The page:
Photorealistic simulator made MIT robot racing competition a live online experience

Every spring, the basement of the Ray and Maria Stata Center becomes a racetrack for tiny self-driving cars that tear through the halls one by one. Sprinting behind each car on foot is a team of three to six students, sometimes carrying wireless routers or open laptops extended out like Olympic torches. Lining the basement walls, their classmates cheer them on, knowing the effort it took to program the algorithms steering the cars around the course during this annual MIT autonomous racing competition. The competition is the final project for Course 6.141/16.405 (Robotics: Science and Systems). It’s an end-of-semester event that gets pulses speeding, and prizes are awarded for finishing different race courses with the fastest times out of 20 teams. With campus evacuated this spring due to the Covid-19 pandemic, however, not a single robotic car burned rubber in the Stata Center basement. Instead, a new race was on Continue reading Photorealistic simulator made MIT robot racing competition a live online experience

We Can Do Better Than Human-Like Hands for Robots

One strategy for designing robots that are capable in anthropomorphic environments is to make the robots themselves as anthropomorphic as possible. It makes sense—for example, there are stairs all over the place because humans have legs, and legs are good at stairs, so if we give robots legs like humans, they’ll be good at stairs too, right? We also see this tendency when it comes to robotic grippers, because robots need to grip things that have been optimized for human hands.  Despite some amazing robotic hands inspired by the biology of our own human hands, there are also opportunities for creativity in gripper designs that do things human hands are not physically capable of. At ICRA 2020, researchers from Stanford University presented a paper on the design of a robotic hand that has fingers made of actuated rollers, allowing it to manipulate objects in ways that would tie your fingers Continue reading We Can Do Better Than Human-Like Hands for Robots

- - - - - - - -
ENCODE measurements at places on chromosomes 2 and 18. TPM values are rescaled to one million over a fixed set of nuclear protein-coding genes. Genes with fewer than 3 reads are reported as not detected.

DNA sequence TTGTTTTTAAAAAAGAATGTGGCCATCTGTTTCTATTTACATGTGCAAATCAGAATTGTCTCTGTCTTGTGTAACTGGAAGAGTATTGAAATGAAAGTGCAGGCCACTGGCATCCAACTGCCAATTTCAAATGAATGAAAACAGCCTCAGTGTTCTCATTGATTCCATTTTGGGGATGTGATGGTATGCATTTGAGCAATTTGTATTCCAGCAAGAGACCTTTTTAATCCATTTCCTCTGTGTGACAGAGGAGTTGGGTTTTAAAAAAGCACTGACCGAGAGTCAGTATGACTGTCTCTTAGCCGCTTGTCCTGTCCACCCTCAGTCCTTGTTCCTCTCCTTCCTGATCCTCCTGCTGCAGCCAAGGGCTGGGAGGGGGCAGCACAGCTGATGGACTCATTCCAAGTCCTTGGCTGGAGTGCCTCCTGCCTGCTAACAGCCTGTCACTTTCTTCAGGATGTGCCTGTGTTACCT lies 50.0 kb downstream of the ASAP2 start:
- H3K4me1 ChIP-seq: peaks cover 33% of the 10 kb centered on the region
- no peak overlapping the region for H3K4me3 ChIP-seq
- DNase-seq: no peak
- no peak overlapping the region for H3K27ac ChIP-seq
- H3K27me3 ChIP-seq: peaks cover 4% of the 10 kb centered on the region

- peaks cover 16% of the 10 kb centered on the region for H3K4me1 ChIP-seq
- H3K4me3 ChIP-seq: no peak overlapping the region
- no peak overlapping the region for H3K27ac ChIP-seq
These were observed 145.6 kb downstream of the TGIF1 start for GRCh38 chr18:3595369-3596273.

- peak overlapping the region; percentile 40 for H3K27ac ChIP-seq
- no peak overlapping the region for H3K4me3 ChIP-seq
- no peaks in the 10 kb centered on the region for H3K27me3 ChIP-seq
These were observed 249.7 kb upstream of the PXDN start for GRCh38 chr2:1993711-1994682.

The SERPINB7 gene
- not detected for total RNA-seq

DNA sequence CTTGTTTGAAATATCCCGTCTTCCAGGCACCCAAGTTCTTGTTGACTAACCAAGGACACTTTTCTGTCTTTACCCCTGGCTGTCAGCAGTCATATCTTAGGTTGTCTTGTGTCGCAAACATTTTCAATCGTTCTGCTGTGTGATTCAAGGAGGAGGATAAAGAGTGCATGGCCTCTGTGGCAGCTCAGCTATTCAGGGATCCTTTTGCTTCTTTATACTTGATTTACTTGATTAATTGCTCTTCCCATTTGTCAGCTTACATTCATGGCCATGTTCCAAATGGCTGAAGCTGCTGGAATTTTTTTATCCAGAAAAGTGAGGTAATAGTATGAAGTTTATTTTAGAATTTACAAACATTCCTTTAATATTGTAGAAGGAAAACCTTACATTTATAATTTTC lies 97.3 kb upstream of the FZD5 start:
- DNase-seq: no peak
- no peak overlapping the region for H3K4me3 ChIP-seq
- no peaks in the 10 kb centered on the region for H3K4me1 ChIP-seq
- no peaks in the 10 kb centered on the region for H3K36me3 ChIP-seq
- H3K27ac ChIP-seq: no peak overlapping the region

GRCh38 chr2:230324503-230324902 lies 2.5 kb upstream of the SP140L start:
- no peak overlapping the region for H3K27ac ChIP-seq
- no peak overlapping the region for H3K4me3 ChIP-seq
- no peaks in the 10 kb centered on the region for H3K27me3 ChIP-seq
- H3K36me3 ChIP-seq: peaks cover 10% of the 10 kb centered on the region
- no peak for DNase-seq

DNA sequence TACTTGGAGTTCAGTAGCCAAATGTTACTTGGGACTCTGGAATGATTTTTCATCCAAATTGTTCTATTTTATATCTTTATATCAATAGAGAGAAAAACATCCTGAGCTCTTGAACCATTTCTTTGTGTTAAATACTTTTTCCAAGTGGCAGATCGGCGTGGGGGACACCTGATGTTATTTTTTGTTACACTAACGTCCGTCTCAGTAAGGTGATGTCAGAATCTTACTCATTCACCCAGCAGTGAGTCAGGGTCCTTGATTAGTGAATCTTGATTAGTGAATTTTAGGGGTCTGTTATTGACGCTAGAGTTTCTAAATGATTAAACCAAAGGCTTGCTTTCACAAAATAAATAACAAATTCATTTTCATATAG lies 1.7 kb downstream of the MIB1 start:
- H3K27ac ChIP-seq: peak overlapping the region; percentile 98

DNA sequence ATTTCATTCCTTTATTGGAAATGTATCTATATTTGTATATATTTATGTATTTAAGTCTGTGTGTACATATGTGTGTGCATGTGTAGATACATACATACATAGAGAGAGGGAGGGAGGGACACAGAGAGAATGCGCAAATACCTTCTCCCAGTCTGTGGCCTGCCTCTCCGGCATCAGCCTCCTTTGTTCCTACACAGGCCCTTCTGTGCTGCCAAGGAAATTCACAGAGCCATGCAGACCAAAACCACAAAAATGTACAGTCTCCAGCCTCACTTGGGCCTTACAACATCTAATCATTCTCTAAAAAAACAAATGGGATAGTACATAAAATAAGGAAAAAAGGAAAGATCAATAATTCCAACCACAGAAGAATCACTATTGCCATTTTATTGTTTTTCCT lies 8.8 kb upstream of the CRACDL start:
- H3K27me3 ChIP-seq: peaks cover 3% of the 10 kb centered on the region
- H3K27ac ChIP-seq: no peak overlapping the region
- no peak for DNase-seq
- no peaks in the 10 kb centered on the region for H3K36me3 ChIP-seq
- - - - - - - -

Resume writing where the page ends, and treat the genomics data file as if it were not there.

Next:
Learning the ropes and throwing lifelines

In March, as her friends and neighbors were scrambling to pack up and leave campus due to the Covid-19 pandemic, Geeticka Chauhan found her world upended in yet another way. Just weeks earlier, she had been elected council president of MIT’s largest graduate residence, Sidney-Pacific. Suddenly the fourth-year PhD student was plunged into rounds of emergency meetings with MIT administrators. From her apartment in Sidney-Pacific, where she has stayed put due to travel restrictions in her home country of India, Chauhan is still learning the ropes of her new position. With others, she has been busy preparing to meet the future challenge of safely redensifying the living space of more than 1,000 people: how to regulate high-density common areas, handle noise complaints as people spend more time in their rooms, and care for the mental and physical well-being of a community that can only congregate virtually. “It’s just such a Continue reading Learning the ropes and throwing lifelines